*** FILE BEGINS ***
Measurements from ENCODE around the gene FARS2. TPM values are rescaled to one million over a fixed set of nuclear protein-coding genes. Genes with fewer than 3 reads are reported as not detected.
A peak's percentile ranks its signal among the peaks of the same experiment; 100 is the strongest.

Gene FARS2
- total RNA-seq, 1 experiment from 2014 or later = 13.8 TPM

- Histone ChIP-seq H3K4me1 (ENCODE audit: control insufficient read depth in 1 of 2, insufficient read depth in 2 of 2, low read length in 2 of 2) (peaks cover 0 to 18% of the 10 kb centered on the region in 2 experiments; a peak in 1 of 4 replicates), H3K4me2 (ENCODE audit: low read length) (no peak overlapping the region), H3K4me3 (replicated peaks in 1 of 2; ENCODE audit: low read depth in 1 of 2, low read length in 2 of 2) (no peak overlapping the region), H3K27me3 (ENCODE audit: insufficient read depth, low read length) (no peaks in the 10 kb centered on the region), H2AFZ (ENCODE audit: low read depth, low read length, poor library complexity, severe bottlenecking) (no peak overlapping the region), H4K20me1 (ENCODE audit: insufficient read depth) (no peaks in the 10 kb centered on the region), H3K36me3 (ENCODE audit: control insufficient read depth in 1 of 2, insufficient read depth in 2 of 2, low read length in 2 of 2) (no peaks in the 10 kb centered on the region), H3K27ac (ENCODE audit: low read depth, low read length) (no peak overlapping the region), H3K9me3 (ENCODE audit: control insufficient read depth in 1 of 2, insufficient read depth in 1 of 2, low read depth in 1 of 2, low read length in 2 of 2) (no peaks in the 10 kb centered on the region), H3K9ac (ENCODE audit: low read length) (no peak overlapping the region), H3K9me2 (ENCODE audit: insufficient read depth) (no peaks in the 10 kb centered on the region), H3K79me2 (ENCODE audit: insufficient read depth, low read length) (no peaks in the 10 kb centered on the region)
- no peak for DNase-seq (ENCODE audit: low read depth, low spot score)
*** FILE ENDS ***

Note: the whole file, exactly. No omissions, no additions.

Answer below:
Measurements from ENCODE around the gene FARS2. TPM values are rescaled to one million over a fixed set of nuclear protein-coding genes. Genes with fewer than 3 reads are reported as not detected.
A peak's percentile ranks its signal among the peaks of the same experiment; 100 is the strongest.

Gene FARS2
- total RNA-seq, 1 experiment from 2014 or later = 13.8 TPM

- Histone ChIP-seq H3K4me1 (ENCODE audit: control insufficient read depth in 1 of 2, insufficient read depth in 2 of 2, low read length in 2 of 2) (peaks cover 0 to 18% of the 10 kb centered on the region in 2 experiments; a peak in 1 of 4 replicates), H3K4me2 (ENCODE audit: low read length) (no peak overlapping the region), H3K4me3 (replicated peaks in 1 of 2; ENCODE audit: low read depth in 1 of 2, low read length in 2 of 2) (no peak overlapping the region), H3K27me3 (ENCODE audit: insufficient read depth, low read length) (no peaks in the 10 kb centered on the region), H2AFZ (ENCODE audit: low read depth, low read length, poor library complexity, severe bottlenecking) (no peak overlapping the region), H4K20me1 (ENCODE audit: insufficient read depth) (no peaks in the 10 kb centered on the region), H3K36me3 (ENCODE audit: control insufficient read depth in 1 of 2, insufficient read depth in 2 of 2, low read length in 2 of 2) (no peaks in the 10 kb centered on the region), H3K27ac (ENCODE audit: low read depth, low read length) (no peak overlapping the region), H3K9me3 (ENCODE audit: control insufficient read depth in 1 of 2, insufficient read depth in 1 of 2, low read depth in 1 of 2, low read length in 2 of 2) (no peaks in the 10 kb centered on the region), H3K9ac (ENCODE audit: low read length) (no peak overlapping the region), H3K9me2 (ENCODE audit: insufficient read depth) (no peaks in the 10 kb centered on the region), H3K79me2 (ENCODE audit: insufficient read depth, low read length) (no peaks in the 10 kb centered on the region)
- no peak for DNase-seq (ENCODE audit: low read depth, low spot score)